Water in space facts: Top 7 questions answered
Water in space facts
Is there water in space?
Compared to Mercury, Venus, Mars and the Moon, Earth looks to be an oasis in a dry Universe. We now know that there is a lot of water in space. Ice been detected on the Moon, in shadowy craters that never see the Sun. Probes sent to Mars have photographed ice sheets on the Martian North pole. Looking out into space, astronomers have detected water in the atmospheres of planets orbiting other stars. Vast clouds of water vapour have also been detected in deep space.
Contrary to many sci-fi movies, aliens will never invade the Earth to steal our water. Water is far more abundant than scriptwriters seem to think.
What is the largest amount of water found in space?
In 2011, astronomers discovered an enormous cloud of water vapour surrounding an ancient quasar, a kind of super-massive black hole. It is estimated that the cloud contains 140 trillion times the water in all of the Earth’s oceans. Light from the quasar took 12 billion years to reach us, so this discovery confirms that vast quantities of water was present as early as 1.6 billion years after the Big Bang.
Where is most of the water in our Solar System?
Most of the water in the Solar System is beyond the orbit of Mars. Many asteroids are composed of a mixture of rock and ice. Many of the moons that orbit Jupiter, Saturn, Uranus and Neptune also contain a significant quantity of ice. Further out, there is the Kupier belt and Oort cloud, both of which are be believed to be populated largely by icy snow-balls.
Does water in space freeze or boil?
Because there is nothing to conduct heat in a vacuum, water exposed to space will not freeze instantly. The boiling point of water decreases as the air pressure decreases. Because there is no pressure at all in a vacuum, water will boil at any temperature. Water exposed to space will first boil, then freeze.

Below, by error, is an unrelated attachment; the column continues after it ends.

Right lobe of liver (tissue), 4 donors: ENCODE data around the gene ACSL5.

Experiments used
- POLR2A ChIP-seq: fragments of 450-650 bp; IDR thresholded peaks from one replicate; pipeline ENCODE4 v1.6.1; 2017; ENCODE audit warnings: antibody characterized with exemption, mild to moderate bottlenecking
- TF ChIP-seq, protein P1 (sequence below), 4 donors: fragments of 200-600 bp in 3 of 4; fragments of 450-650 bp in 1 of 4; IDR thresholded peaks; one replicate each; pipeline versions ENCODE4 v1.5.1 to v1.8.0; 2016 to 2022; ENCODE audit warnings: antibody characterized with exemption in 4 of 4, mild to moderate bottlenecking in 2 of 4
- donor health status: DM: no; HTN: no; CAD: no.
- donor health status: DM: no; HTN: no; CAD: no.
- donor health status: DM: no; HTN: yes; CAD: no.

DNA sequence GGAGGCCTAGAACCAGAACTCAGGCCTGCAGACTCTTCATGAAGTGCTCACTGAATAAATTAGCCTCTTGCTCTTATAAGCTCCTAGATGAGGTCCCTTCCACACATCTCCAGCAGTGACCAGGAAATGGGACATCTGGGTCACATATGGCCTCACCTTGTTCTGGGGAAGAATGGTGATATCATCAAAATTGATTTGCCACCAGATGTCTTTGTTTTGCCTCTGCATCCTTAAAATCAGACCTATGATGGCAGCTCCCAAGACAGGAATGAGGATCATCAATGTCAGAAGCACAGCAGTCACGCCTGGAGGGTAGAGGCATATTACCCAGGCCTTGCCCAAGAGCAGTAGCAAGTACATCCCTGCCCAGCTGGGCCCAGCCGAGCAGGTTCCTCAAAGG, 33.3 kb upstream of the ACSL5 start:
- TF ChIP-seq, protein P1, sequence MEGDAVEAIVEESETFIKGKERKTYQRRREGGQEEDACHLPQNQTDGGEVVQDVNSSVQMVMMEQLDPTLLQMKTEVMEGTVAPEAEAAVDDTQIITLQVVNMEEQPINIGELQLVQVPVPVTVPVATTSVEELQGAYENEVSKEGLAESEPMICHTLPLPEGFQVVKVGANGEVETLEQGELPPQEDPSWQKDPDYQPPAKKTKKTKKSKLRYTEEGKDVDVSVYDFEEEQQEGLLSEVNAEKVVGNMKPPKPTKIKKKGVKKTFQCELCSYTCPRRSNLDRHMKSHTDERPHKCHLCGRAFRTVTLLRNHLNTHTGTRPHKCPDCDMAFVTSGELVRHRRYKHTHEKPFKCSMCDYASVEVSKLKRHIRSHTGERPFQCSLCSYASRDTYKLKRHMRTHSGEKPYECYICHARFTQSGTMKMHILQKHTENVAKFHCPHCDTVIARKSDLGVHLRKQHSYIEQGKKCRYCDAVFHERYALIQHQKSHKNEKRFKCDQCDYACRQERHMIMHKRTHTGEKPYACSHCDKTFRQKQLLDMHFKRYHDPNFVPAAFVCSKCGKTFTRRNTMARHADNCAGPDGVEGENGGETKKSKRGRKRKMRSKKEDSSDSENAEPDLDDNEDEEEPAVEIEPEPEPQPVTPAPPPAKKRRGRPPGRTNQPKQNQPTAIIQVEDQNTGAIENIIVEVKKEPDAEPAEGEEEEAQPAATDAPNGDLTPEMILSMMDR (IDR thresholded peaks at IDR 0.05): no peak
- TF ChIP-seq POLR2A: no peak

What is so interesting about water bears in space?
The Tardigrade, also known as a water bear or moss piglet, is tiny eight legged animal that lives in water. In recent years they’ve become famous after it was discovered that they are nearly indestructible. Water bears can survive pressures in the deepest oceans, temperatures well over the boiling point of water, and radiation exposure that would easily kill a human. They can withstand the vacuum of space and can even go without food or water for up to 10 years.
We should be grateful that these animals don’t hold a grudge from all those experiments. An enraged moss piglet would be unstoppable!
Does the space station recycle water?
The International Space Station uses distillation to recycle up to 93% of the water delivered to the space station. The distiller boils sweat, urine, and grey-water to create steam. To separate waste from steam in zero-g, the distiller spins and the steam is then pumped out of the device. Once cooled, it condense back into pure water.
Did Mars once have oceans?
In recent years robots on and around Mars have found a great deal of evidence that Mars had a lot of water billions of years ago. Minerals that form in the presence of water have been detected on the planet. Meteorites, blasted from Mars’ surface long ago, have fallen on the Earth and show signs that they were once exposed to water. The terrain of Mars has evidence of river valleys and erosion from streams. Lake basins comparable in size to lakes on Earth have also been found.
While Mars was once wet, we just don’t know how much water was present, so we can’t be sure that Mars ever had an ocean. If an ocean did exist, then the mostly likely site would be the Vastitas Borealis basin in the northern hemisphere. If this depression were filled with water, it cover at least one third of Mars’ surface.